• Beth Vogt
      January 23, 2012, 9:43 am   /  Reply

      Lindsay,
      I like to say a writer have to have the hide of an armadillo to survive. Not a pretty picture, but true.

  7. January 23, 2012, 8:40 am   /  Reply

    I like your approaches – all four of them. I think it’s good to evaluate the criticism and see where it falls.

    • Beth Vogt
      January 23, 2012, 9:44 am   /  Reply

      It’s true we have to step back and evaluate — but sometimes I need a day or two to be able to do just that.

  8. January 23, 2012, 10:12 am   /  Reply

    I agree with Katie, great approach. To me, it makes all the difference where the criticism is coming from. Also, I think a big piece of my response should always be prayer – that God would help me discern what criticism is helpful and to-be-heeded and which should simply be set aside.

    • Beth Vogt
      January 23, 2012, 10:22 am   /  Reply

      Key piece, Melissa: praying over what the critic said. How it’s said. Why it’s said. And how you should respond.

  9. January 23, 2012, 10:43 am   /  Reply

    Great post! The older I have gotten the more I have come to realize the truth in your words. While criticism-warranted or not- hurts, it no longer has the hold on me it once did. Depending on the circumstance I do one or all of the above, but I always take it to God. He helps me to process it, learn from it and move on. I don’t know what I would do without Him and the helpful friends he has given me along the way.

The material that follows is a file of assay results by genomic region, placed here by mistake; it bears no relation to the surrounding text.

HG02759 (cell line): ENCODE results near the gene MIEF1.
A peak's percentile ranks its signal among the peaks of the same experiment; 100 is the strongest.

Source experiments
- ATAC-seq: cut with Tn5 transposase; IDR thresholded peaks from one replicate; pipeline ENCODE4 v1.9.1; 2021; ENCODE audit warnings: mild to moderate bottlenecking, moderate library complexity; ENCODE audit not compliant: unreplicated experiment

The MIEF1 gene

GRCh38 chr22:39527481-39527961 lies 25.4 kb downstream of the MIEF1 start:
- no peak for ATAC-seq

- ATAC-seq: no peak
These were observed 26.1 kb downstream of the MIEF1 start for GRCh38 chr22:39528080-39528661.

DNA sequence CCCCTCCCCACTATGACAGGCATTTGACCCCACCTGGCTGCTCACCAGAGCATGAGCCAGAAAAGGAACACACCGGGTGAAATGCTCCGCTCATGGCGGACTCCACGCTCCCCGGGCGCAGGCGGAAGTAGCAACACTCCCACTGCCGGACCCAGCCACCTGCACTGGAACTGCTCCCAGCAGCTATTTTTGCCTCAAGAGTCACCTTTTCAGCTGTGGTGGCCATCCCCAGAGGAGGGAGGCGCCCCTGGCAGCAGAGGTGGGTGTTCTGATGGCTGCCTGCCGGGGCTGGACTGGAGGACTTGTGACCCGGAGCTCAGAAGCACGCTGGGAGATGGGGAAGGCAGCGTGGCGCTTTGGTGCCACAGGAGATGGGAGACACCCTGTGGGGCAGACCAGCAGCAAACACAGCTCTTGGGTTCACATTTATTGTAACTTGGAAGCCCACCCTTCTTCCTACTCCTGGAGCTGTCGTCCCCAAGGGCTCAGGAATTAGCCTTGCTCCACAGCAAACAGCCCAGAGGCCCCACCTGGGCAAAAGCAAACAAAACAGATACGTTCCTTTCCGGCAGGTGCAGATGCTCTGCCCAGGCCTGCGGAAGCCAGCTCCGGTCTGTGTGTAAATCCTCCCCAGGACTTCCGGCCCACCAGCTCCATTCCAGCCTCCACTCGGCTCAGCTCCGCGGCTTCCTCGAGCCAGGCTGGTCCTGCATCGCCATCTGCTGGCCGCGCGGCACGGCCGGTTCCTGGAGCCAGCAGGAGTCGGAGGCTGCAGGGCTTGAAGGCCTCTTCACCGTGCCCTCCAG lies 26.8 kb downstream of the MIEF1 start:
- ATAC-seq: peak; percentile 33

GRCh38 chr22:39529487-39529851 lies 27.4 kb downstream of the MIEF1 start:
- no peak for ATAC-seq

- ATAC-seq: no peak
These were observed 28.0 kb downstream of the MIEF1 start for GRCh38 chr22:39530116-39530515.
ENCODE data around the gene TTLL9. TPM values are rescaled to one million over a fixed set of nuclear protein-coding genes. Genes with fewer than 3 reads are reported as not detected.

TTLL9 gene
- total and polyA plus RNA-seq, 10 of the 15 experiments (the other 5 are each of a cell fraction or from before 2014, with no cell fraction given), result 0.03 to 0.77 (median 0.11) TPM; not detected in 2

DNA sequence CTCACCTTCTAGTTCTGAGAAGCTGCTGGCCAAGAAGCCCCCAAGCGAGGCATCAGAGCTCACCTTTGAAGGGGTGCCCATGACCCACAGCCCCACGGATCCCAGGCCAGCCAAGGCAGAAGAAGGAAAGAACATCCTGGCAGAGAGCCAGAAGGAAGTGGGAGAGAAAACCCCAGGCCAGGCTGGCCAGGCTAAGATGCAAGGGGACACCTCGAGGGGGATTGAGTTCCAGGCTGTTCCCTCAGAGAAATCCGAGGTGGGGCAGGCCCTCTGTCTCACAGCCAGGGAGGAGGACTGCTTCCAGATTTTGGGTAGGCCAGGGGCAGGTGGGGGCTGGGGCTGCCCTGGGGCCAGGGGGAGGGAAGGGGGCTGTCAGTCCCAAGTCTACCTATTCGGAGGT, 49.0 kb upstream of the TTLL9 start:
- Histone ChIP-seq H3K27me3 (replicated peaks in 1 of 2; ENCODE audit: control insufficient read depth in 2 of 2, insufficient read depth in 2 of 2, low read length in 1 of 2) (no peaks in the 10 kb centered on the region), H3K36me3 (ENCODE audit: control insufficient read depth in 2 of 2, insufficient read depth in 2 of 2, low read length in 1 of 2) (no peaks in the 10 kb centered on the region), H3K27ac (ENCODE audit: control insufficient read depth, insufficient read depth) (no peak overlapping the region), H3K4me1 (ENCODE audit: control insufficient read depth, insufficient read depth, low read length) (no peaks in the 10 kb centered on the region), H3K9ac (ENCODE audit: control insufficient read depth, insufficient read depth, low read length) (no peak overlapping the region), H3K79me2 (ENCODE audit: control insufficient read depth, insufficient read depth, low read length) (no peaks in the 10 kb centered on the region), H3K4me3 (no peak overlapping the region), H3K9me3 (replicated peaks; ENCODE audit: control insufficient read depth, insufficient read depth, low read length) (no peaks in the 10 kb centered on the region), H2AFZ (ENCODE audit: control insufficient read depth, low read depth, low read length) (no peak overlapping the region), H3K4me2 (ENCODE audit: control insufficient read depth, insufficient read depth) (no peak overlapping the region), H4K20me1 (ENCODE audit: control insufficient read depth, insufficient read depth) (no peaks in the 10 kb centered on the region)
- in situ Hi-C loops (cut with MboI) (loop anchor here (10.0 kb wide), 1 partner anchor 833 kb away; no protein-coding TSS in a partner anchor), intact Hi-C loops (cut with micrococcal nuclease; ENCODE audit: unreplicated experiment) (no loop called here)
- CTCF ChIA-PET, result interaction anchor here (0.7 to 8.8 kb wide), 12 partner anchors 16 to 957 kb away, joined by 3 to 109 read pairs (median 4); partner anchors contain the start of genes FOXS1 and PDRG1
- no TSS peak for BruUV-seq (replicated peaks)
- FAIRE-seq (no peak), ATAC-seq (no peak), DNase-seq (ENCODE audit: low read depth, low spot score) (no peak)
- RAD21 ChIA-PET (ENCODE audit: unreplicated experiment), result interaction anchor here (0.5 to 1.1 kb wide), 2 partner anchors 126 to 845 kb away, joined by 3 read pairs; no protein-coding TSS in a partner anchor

• Beth Vogt
      January 23, 2012, 1:54 pm   /  Reply

      TC:
      Sometimes the adage is true: Older is wiser.
      🙂

  10. January 23, 2012, 11:11 am   /  Reply

    The process of writing and being critiqued has really developed #4 for me. Such a good thing!

    ~Debbie

    • Beth Vogt
      January 23, 2012, 1:54 pm   /  Reply

      I agree, Debbie. Never underestimate the value of a good crit group!!

  11. January 23, 2012, 1:01 pm   /  Reply

    Ouch, I do not like criticism. It grates against the people-pleaser in me. Keeping my identity grounded in Christ is crucial to sift through the words of others.

    Great post, Beth!

    • Beth Vogt
      January 23, 2012, 1:56 pm   /  Reply

      I like the way you bring up the idea of “sifting words” through your identity in Christ. It’s important to decide what’s your “sifter,” i.e. what’s the determining factor for your thumbs up or thumbs down decision regarding feedback.

  12. January 24, 2012, 12:29 pm   /  Reply

    I sometimes think I “hear” criticism that maybe isn’t there. Another mom said to me, “He’s your first right?” And, it felt like she was being critical of the question I had. I might have been better served to let it go, but I stood firm on my position — he is my first after all. 🙂 I typically let this go and vent to Hubby later. I do my best to learn from criticim — not absorb all the negatives.